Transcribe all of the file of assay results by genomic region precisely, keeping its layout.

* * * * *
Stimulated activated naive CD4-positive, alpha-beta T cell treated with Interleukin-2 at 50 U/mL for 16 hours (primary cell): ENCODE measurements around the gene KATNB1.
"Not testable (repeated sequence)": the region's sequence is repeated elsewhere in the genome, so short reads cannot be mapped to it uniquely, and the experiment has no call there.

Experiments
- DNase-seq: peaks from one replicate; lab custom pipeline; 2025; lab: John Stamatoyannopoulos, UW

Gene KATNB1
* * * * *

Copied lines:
Stimulated activated naive CD4-positive, alpha-beta T cell treated with Interleukin-2 at 50 U/mL for 16 hours (primary cell): ENCODE measurements around the gene KATNB1.
"Not testable (repeated sequence)": the region's sequence is repeated elsewhere in the genome, so short reads cannot be mapped to it uniquely, and the experiment has no call there.

Experiments
- DNase-seq: peaks from one replicate; lab custom pipeline; 2025; lab: John Stamatoyannopoulos, UW

Gene KATNB1